The Southern Baptist Convention (SBC) has announced it has canceled the denomination's annual meeting for the first time in the organization's 75-year history due to the COVID-19 pandemic.
SBC leaders decided to call off the 2020 SBC Annual Meeting, scheduled for June 9-10 in Orlando, Fla. after prayerful deliberation on Tuesday, according to the denomination's website.
The annual meeting will not be rescheduled.
Calling the global pandemic, "a grave emergency," SBC leaders are also calling on all Southern Baptists to pray for an end to the pandemic as well as reminding its members that "God will bring His Church together at this time to sharpen our focus like never before."
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The SBC also reminded its almost 15.2 million members that this is the time to advance the gospel.
"This is not a time for Southern Baptists to shrink back in timidity and fearfulness or be paralyzed with uncertainty," the SBC said on its website. "This is not the time to retreat. This is a time for us to advance the Gospel of Jesus Christ to every person in every town, every city, every state, and every nation."
SBC President J.D. Greear, the pastor of The Summit Church in the Raleigh-Durham, N.C., area, told the Baptist Press he was "saddened" to make the announcement, but described it as necessary in light of the ongoing crisis and the uncertainty of when it might end.
"We are a people committed to keeping the Gospel above all," Greear said, "and our sole purpose in coming together is to support one another in that mission, catalyzing our collective mission efforts. This year, our unusual circumstances mean we can best meet that goal by not meeting together."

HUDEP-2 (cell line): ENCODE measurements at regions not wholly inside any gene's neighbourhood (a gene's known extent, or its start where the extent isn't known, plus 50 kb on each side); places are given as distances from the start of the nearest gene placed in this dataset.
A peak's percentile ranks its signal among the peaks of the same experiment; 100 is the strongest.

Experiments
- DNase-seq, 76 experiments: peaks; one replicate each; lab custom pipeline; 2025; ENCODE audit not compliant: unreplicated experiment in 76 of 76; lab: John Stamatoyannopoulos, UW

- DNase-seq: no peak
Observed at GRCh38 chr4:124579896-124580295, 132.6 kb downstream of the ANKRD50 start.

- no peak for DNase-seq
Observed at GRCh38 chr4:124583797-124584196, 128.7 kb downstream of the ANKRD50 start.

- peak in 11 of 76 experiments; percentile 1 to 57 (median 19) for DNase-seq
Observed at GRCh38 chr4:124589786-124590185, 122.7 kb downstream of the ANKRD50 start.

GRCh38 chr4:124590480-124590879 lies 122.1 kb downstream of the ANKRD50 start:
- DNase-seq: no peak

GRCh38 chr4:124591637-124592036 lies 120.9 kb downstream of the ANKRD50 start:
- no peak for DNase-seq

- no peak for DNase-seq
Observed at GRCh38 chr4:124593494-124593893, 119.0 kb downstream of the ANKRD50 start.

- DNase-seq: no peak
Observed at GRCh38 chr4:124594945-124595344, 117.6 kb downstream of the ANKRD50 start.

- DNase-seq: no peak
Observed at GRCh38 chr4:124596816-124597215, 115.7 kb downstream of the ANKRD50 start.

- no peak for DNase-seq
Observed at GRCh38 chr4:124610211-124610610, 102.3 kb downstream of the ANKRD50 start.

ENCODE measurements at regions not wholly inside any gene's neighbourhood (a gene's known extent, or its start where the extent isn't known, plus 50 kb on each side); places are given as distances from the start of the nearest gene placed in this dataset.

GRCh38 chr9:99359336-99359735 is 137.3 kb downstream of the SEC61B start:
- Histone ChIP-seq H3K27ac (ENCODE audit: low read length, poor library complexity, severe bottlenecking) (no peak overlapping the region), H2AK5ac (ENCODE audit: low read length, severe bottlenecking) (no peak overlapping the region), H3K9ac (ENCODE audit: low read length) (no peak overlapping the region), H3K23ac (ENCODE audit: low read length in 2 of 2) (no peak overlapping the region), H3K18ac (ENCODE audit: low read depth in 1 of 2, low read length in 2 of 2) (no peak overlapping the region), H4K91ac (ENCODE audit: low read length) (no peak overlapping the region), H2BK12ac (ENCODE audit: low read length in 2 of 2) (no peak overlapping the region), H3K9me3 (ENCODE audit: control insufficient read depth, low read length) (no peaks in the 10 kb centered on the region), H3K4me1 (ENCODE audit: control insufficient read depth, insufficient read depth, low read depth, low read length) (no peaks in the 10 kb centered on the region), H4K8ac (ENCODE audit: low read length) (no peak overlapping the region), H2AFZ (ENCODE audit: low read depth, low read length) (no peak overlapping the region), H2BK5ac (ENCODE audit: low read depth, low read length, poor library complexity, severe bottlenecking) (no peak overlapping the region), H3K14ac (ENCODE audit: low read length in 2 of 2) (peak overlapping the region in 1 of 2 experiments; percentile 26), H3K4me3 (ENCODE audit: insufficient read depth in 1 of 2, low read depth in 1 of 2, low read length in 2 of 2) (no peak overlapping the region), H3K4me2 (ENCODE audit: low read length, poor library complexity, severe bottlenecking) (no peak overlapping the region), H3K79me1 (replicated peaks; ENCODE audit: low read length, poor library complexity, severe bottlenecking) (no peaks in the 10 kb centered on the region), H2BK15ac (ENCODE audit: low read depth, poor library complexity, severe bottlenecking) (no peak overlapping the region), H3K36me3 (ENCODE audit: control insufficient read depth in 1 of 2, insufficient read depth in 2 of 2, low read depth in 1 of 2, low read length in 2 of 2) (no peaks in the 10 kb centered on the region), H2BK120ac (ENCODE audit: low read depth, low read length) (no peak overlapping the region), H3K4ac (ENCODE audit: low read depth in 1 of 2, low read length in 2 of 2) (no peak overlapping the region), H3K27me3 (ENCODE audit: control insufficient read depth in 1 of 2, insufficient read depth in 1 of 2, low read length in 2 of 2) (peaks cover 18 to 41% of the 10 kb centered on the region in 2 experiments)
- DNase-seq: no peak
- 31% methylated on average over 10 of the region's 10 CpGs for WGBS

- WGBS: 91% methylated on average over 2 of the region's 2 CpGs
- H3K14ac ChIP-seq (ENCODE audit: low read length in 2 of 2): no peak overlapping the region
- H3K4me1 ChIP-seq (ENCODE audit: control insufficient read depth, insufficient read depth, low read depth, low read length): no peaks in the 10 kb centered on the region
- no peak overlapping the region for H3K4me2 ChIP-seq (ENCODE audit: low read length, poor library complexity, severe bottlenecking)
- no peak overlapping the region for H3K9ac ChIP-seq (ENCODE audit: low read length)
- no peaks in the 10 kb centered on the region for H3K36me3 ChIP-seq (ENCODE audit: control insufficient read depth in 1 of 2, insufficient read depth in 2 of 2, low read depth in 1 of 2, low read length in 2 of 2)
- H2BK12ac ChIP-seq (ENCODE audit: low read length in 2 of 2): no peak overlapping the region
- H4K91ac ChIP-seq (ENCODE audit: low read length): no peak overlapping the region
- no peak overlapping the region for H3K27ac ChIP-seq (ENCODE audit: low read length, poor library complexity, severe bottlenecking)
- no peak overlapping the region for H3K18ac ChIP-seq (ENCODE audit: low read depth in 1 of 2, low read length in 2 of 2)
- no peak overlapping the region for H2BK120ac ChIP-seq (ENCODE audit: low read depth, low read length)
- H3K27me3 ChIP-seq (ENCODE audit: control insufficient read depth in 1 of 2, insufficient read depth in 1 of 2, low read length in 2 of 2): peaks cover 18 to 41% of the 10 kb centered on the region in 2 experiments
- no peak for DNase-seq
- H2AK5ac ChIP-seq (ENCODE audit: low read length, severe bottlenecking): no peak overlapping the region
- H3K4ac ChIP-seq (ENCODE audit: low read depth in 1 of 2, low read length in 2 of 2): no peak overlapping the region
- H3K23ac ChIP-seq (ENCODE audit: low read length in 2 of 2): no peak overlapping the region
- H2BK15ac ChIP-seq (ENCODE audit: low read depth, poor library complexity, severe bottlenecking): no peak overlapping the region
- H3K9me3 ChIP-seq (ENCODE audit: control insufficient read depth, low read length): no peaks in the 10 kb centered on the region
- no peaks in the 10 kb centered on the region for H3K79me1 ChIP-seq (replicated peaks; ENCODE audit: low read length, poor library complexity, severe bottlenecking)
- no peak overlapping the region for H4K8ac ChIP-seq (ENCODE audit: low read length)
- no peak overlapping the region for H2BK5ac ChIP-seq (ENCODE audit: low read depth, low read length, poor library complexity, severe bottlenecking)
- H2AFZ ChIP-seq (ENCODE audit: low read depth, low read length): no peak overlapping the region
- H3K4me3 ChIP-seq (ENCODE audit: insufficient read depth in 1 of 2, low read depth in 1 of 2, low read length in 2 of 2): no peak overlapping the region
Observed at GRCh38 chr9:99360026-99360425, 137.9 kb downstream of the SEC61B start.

Calling the SBC Annual Meeting "the most pivotal gathering we have as we advance our commitment to reaching the world for Christ," Ronnie Floyd, president and CEO of the SBC Executive Committee said SBC leaders were "faced with a decision that none of us believed we would ever face," and described the cancellation as "heartbreaking," but said, "the reality around us nationally and globally cannot be ignored."
"We know it is the right thing to do," Floyd told the Baptist Press. "We are extremely disappointed in having to make this decision, but God will see us through and give us a way until we are able to meet in person together again. ... We know our churches need to focus on ministering to their communities and to those who have been impacted by the COVID-19 global pandemic.
"While we will not physically be coming together in June in Orlando, we will be going together in unity as we minister to our churches, our missionaries, our church planters, our seminary students and our own communities."